Mark tirelessly shook his pen, attempting to acquire the last remnants of ink that it with-held. With the moonlight delicately illuminating the surfaces around him. It allowed an open door into the dark world. Putting the pen to his papers, his mind suddenly stalled. How long have we been out here now? There has been, three night falls? Making this their fourth. Pulling his thoughts away from the journal he had found nested within the drawer of the table, he came back into the room he was seeking refuge in.
He rose his eyes from the journal to the window he was facing. The blanket of snow ever increasing. With the snowfall still continuing, his restlessness and anxiety did too. Mark called over the room to where John was. He sat perched upon an old, rotten stall. Staring into the embers of the fire with a bottle of vodka nested within his arms.
“Do you know we have been out here for almost four nightfall’s now?”
John averted his gaze from the fire and stared blankly back. “Four days? This isn’t good is it.”
Levelling his vodka with the fire, John could see that the bottle was half full. “But hey, at least we have Russia’s best form of recreation in our hands. That counts for something, eh?”
“You waste yourself away with that stuff. Back home and even here.”
John drunkenly made his way over to where John was. Filling the bottle cap up with surprising accuracy, he handed it to Mark.
“To good health.”
“To.. To good health John.”
They both took deep, strong swallows.
John retreated back to his place by the fire. prodding at it with a pair of tongs he had found close by. A strange feeling of tranquility came over Mark. Since finding this journal, he decided that he would write down his last remaining thoughts. For when someone eventually found them either dead or alive, they would atleast have some context as to why they were there and who they were.
He began to write. ‘Outside the world is a sea of whiteness. No wind can be heard, no foreign noises. Just the crackling of the fire and Johns rugged breath. A strange sense of tranquility has fallen before me. I can somewhat be at peace with my surroundings now. Whether this is due to defeat or stagnation, I cannot say. All I know is, we haven’t long left. Our food has let up and we can no longer brave the cold. There is no adequate way to dry our clothes or even ourselves. If anyone happens to find us, please inform the contacts detailed in this journal. Thank you.’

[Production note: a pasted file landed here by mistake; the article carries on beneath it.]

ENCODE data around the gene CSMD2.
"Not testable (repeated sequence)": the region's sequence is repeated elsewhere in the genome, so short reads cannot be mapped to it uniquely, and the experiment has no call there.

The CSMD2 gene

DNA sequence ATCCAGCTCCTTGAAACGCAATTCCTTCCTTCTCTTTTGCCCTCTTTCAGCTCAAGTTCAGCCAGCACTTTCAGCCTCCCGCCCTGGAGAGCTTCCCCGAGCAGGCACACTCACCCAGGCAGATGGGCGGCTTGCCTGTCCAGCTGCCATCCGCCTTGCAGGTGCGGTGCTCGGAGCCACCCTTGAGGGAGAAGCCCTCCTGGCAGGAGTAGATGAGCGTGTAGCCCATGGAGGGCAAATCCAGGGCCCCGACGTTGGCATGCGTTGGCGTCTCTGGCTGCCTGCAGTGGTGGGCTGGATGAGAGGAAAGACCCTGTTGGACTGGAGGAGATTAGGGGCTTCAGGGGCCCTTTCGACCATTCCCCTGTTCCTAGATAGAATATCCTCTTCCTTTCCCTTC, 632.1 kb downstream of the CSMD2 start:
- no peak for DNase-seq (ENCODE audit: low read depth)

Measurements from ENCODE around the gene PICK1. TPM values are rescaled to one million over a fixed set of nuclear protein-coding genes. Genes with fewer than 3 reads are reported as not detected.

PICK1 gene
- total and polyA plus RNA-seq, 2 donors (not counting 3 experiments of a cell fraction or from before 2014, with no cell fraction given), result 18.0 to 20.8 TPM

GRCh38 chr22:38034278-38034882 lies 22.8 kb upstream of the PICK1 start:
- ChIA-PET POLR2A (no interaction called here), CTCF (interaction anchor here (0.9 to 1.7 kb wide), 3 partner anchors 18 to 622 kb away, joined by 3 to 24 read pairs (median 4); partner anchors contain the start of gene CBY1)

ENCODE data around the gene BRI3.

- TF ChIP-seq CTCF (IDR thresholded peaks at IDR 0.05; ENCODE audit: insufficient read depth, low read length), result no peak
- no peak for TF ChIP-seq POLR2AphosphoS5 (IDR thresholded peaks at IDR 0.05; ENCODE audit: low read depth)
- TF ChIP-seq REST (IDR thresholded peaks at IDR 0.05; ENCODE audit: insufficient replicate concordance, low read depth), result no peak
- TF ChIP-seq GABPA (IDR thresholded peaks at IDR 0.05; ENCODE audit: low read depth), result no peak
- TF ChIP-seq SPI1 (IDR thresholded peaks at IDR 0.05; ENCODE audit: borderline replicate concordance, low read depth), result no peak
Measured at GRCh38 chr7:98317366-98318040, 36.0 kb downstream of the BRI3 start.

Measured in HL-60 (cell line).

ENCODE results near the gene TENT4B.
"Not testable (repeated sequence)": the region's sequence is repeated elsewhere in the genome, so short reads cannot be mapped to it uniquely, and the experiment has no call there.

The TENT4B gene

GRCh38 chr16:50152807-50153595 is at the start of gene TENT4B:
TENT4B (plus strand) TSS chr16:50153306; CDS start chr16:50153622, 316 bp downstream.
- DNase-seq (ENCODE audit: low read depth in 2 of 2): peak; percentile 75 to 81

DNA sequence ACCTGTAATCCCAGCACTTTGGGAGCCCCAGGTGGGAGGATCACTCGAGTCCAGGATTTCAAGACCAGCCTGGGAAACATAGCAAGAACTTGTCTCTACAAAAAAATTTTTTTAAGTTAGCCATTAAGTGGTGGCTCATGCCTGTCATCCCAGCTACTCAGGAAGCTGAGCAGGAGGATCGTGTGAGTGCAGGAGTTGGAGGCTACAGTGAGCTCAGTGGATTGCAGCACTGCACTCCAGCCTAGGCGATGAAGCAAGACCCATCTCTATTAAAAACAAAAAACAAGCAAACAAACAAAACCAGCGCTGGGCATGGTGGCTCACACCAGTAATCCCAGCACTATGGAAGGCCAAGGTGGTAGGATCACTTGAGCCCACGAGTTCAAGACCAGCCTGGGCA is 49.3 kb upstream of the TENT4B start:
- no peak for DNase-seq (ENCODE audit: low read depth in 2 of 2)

Letting the pen fall from his grasp, he massaged his brow in hope to find some clarity. The stillness of the sea that was once before him suddenly blurred and rippled. The feeling of helplessness and longing to see his family and home had kicked in. He missed his wife Elizabeth. Yearned for her comfort and love. He missed his two children; Emily and Ruby. Their little glowing faces that would fill him with joy everytime he laid eyes upon them.
He continued to write: ‘Elizabeth, my love. I dearly hope you get this. I love you, I always have and always will. The years we have spent together have been undoubtedly the best years of my
life. You gave me life. You and the children are my world. Not an hour goes past where I don’t think of you all. If you see this message instead of me, I am sorry. For what is said here comes
from the heart and is honest and true. I love you. The simple four letter word summarises all of our time together. From the moment we first met, till the last, my feelings have never
Emily and Ruby. You have taught me more than you will ever know. For the times that you think of me, cherish the time we spent together. For the world out there is frightening and ever changing. Be strong throughout your lives. Never cease to learn. Always work hard and dare to fail. Take care of yourselves and your mother, for she will need your love and support.
I am sorry this has happened. Please do not blame yourselves. I love and always will love you dearly. Be strong for one another. Mark.
For the person who finds this journal.
There was an accident. Me being Mark, and John were riding in a car on our way to go hunting roughly 5 miles away from the hotel. We foolishly decided to brave the harsh weather conditions. There was an accident. The jeep suddenly veered to the left and tumbled down a hill that ran adjacent to the road about 10 minutes into our journey. I was unscathed. John had a shoulder fracture, but sadly our driver died.
We gathered all of the supplies we could find within the jeep and attempted to follow the road back to the hotel. With the harsh coldness of the night and lack of visibility it was becoming increasingly difficult to find our way. Luckily, close by to the wreckage, we found this abandoned house. We have been here for almost four days now. We cannot leave due to the snow and bitter cold.
Mark placed the pen on the desk and gently closed the journal. For tonight was the last night they will most likely endure. He got up and made his way over to where John was. It seemed he had drank himself into a drunken stupor and slumped into his chair and was fast asleep. In a moment's weakness, John eased the vodka bottle from his arms and carefully poured till the top of the bottle cap. Thrice he done this. The first for his friend. The second for the warmth and the third for the hope of an easy and welcoming sleep.
They both awoke to a strange rhythmic sound coming from a distant location. Thin Shards of light shown through the creases of the rooms, echoing voices that could be heard coming closer and light hands laid upon them. For at last, they were safe.
© Copyright 2016 Ryan Swann. All rights reserved.
Short Story / Thrillers
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